Congratulations! Your child is entering the magical world of books and will hopefully become a lifelong reader. All children learn at their own pace and encouragement and practice are vital right now. Learn what three things you should NOT say to a child learning to read.
Your child’s teacher will take charge of the learning process. As parents, your job is to make your child feel happy and comfortable learning to read. They need to practice and they need to know that even if it’s hard, you can help and you are interested.
As wonderful as this time is, however, it can be stressful for time-pressed and tired parents. To best help your child, we’ve got three things NOT to tell your emerging young reader.
1. Don’t say “Just let me read it for you.”
Yes, we know it can be frustrating when a child battles to say a big word. And we know you can say it really quickly. But be patient and let them try for themselves. Give them time to sound it out. Give nods of encouragement when they are on the right track. This stage of sounding out a word is vital. If they have tried and still not mastered the word, say it once for them and move on. Don’t overwork the word and make them memorise it by repeating it endlessly. At the end of the book or passage you can write down the difficult words or say them again, but make it a fun exercise.
2. Don’t say “It’s so easy!”
It’s not actually. Learning how to read is one of the cornerstones of education. It is not to be rushed or glossed over. Reading is based on building phonemic awareness and some children pick it up quickly and some take longer. Fluency – reading with appropriate speed, pacing, and intonation – is best taught through parent or teacher modelling and lots of practice. Familiarise yourself with the mechanics of how we learn to read so you can understand the process.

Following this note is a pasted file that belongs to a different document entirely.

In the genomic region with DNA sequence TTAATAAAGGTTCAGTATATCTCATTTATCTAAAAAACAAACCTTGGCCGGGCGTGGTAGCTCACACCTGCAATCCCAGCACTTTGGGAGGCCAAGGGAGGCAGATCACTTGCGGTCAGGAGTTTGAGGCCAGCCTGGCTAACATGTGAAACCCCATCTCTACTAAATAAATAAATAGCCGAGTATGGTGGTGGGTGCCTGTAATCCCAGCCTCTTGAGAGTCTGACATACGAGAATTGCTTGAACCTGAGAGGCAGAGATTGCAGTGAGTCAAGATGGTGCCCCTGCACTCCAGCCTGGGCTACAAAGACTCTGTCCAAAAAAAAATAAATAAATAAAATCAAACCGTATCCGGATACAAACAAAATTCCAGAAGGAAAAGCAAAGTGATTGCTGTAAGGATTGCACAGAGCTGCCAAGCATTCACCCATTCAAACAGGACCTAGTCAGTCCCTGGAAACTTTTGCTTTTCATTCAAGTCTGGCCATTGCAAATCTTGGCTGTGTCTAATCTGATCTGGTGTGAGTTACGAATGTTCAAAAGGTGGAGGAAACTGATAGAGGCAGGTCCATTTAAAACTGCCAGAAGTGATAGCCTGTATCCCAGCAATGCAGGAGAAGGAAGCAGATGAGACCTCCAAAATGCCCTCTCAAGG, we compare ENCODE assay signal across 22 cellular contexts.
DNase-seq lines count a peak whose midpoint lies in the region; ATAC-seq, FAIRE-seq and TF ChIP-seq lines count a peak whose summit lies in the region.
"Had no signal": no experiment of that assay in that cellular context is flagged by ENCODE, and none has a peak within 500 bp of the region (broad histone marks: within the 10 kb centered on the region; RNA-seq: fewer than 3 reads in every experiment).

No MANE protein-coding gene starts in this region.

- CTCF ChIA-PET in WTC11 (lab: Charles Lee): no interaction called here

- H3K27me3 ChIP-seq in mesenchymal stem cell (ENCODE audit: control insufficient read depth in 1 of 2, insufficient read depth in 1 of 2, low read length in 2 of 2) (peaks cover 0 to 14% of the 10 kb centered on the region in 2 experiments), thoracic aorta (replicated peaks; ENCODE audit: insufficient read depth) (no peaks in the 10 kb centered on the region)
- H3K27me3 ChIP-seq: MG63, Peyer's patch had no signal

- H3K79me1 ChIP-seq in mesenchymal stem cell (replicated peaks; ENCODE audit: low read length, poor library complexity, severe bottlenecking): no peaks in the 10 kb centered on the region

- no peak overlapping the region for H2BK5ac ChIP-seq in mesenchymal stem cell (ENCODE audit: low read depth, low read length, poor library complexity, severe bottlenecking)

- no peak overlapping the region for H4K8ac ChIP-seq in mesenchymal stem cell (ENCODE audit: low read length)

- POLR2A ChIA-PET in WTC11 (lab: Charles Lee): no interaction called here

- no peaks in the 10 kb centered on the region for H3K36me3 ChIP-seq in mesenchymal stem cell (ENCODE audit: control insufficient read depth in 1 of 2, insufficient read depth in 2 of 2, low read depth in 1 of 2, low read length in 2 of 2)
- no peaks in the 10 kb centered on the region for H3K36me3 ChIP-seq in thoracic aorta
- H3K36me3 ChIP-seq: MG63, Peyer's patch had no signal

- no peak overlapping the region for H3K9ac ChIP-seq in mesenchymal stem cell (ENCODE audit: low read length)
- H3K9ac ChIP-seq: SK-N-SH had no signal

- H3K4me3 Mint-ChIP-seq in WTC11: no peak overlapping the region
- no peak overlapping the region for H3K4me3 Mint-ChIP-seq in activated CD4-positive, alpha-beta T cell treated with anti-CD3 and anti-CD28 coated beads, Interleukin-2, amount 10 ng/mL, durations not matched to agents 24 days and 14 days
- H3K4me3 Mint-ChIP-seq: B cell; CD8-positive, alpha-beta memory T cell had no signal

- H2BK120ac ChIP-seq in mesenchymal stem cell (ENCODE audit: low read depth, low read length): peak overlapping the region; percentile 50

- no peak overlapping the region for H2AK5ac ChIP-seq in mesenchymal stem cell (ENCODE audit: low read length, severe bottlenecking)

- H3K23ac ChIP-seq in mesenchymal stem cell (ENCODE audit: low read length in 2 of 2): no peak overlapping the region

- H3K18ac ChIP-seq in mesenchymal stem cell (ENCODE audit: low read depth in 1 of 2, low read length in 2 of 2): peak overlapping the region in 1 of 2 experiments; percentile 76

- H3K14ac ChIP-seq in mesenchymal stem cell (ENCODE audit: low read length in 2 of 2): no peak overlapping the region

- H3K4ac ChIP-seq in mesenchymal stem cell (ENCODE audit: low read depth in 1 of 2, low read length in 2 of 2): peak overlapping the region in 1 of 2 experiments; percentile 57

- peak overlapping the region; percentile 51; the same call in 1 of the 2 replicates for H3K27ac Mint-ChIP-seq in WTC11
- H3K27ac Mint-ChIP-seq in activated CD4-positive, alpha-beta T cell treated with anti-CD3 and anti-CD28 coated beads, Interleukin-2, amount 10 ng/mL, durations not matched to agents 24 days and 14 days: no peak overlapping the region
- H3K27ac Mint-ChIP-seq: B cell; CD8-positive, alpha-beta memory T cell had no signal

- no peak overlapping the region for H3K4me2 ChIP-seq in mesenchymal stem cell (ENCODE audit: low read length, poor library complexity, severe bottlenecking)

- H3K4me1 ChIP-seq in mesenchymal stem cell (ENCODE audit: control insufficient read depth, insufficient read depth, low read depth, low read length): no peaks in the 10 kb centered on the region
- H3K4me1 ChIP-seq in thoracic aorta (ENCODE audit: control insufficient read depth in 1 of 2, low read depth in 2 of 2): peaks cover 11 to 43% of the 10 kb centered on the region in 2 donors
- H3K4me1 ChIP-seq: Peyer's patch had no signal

3. Don’t say “You’ll fail the year if you can’t read.”
Most children in South Africa learn how to read from Grade 0, when they are five years old. If your child can’t read by Grade 3 they would only be held back if there are other factors that need more work. Usually struggling readers are referred to assisted learning programmes, and good teachers should pick up problems before Grade 3. If you are concerned, speak to your child’s teacher or have your child independently assessed to rule out issues such as dyslexia, speech and hearing problems, and poor phonemic awareness.
Enjoy this magical time and stimulate your child’s natural learning by reading together, building their vocabulary and exposing them to books from a young age.
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Signs of a reading issue to look out for:
If you are concerned that your child has a reading issue, these signs may signal the need to do more investigation:
- No phonemic awareness – the ability to identify and manipulate individual sounds (phonemes) in spoken words.
- Being a late talker
- Trouble decoding* and remembering simple sight words
- Inability to rhyme effectively
- Battling to remember sequences, like days of the week
- Getting mixed up when telling stories
- Inability to automatically name letters, numbers and colours
- Poor spelling